The teenage son of former All Black star Corey Jane constantly asks his parents: "Why does it have to be me that has seizures? Why can't I be normal?".
Cassius Jane has recently undergone EEG (Electroencephalograms) tests at Auckland's Starship Children's Hospital to determine if he will need surgery to curb his epileptic seizures.
His mother, Amie Jane, told the Herald on Sunday Cassius has "abnormal growth" in his brain. She doesn't want to dwell on the possibility her son might need brain surgery.
"Hopefully the tests will locate where the seizures are happening and if the tumours can be removed. He might need an operation but it depends where the activity is.
"There are parts of the brain which aren't safe or they can't get to. I don't want to think about it too much otherwise I'll be a wreck."
Cassius has previously been diagnosed with tuberous sclerosis, a rare genetic disorder which can cause epilepsy, autism and ADHD.
"He was the first in our family to have this mutant gene. Cory and I were tested, we don't have it, neither do our other kids."
Cassius, who turned 13 last month, towers over his siblings Tennyson, 9, Prisseis, 8, and Iradessa, 6.
Amie said in many ways Cassius was like his rugby star dad, "funny and cheeky".
But she added: "He can fool people and comes across as normal. But his intellectual level is that of his [6-year-old] sister. He loves super heroes like Batman and Spiderman and his recollection of songs is extraordinary - he raps to Eminem songs no problem."
Cassius's seizures are regular, unpredictable and at times violent. At a family holiday last Christmas he had them every second day. The teenager is "passionate" about the sea but while he was under water looking for fish he had a "massive" seizure.
"A wave bowled him over and when he didn't surface Cory pulled him out and lifted him on to his shoulder."
The seizures were random and the family have learnt to recognise the warning signs.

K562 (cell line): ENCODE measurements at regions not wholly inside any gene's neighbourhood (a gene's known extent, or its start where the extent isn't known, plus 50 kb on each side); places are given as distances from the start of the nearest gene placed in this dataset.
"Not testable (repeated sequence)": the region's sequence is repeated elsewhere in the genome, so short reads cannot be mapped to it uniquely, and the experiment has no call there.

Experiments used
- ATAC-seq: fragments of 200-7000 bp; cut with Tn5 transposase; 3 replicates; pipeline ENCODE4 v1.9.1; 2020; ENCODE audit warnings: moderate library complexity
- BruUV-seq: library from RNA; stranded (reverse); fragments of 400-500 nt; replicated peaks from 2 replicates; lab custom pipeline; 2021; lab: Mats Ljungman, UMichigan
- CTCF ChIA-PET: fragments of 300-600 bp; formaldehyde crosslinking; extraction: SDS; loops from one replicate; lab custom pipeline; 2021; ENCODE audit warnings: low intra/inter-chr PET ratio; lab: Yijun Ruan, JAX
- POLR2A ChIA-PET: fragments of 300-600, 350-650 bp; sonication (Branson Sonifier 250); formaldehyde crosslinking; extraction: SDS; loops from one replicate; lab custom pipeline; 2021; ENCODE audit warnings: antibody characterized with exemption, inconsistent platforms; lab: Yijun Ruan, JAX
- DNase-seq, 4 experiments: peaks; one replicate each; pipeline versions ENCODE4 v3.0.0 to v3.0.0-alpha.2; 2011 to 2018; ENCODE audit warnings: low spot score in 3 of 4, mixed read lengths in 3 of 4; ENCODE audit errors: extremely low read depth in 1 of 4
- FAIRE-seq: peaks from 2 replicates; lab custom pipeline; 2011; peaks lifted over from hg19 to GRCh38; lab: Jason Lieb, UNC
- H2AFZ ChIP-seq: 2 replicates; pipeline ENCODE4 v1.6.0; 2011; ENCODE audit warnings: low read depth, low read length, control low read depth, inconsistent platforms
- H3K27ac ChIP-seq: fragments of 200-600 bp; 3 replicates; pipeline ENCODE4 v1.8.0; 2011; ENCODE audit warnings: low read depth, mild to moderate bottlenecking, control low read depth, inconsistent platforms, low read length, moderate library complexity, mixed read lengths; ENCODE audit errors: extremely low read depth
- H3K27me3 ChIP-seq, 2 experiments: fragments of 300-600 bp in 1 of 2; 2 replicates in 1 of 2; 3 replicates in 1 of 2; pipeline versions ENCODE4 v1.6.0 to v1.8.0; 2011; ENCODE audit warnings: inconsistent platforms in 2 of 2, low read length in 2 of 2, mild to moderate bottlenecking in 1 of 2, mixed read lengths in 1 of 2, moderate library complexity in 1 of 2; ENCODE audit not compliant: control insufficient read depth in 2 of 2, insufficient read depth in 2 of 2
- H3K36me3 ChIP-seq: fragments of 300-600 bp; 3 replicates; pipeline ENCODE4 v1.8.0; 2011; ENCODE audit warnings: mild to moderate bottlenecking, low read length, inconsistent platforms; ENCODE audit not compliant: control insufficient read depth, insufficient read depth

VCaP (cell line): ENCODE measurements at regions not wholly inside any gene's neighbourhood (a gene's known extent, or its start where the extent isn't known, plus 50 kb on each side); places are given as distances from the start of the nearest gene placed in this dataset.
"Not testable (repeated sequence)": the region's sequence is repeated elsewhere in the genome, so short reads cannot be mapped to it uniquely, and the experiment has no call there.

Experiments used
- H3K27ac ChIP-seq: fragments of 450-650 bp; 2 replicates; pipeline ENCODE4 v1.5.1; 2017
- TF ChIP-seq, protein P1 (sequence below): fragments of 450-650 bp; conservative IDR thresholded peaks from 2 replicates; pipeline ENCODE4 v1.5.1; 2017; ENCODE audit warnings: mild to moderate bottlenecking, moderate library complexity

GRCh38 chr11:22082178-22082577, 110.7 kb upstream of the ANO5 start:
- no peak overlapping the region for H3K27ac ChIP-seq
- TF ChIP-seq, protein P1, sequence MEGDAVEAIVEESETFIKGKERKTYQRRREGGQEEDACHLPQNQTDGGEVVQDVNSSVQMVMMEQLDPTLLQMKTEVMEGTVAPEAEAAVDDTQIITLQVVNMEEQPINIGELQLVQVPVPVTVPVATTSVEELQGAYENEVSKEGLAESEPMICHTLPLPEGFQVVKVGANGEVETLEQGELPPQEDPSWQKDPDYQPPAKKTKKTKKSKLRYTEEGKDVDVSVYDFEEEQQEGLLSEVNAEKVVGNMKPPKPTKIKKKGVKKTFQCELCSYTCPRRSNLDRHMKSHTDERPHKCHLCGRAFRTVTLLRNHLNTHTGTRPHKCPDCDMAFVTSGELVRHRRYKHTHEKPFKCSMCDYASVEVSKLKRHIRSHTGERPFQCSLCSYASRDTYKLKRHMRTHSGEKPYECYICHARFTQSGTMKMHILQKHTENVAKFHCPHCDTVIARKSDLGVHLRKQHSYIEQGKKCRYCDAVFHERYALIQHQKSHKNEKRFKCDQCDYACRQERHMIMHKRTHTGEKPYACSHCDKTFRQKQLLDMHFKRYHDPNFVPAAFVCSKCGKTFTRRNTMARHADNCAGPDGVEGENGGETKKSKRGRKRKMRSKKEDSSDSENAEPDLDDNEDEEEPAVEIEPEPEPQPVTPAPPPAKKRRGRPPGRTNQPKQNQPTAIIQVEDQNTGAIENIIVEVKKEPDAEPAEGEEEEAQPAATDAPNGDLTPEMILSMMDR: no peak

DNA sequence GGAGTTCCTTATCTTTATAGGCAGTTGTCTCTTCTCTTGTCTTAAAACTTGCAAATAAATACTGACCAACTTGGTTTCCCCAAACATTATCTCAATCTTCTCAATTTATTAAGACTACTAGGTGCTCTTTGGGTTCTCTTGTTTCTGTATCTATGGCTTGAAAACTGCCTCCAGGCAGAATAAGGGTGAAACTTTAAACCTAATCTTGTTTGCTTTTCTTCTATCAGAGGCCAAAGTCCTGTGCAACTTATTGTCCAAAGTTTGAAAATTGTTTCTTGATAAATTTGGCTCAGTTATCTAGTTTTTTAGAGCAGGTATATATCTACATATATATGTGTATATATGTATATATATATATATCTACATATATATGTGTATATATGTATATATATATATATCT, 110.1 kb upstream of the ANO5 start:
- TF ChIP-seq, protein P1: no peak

"He might turn his head, he gets a blank gaze on his face, braces himself and tries to hold on to something. He's had some pretty big scares and near misses."
Cassius relies on high dosages of medication three times a day.
His parents are extremely grateful to the doctors and specialists at Starship and are open to the idea of trying medicinal cannabis; epilepsy is one ailment which has seen cannabidiol prescribed to sufferers.
But treatment can cost up to $2500 a month and Amie said they didn't want Cassius to be treated like a "guinea pig".
Cassius attends Intermediate school in Upper Hutt and enjoys woodwork, swimming and basketball. School provides routine and socialisation for him but he can't play team sports, his mum said.
She said while she can get frustrated, her husband is more relaxed.
"Cory is more chilled and laughs it off but for me it's an on-going battle. It's tiring and can be frustrating."
Like any mother, Amie worries about her eldest son's future.
"I have to hold back the tears because I wonder, 'Is it likely he will find a little girlfriend and marry? Will there be medical advancement so he can have his own children and not run the risk of passing on his condition?'."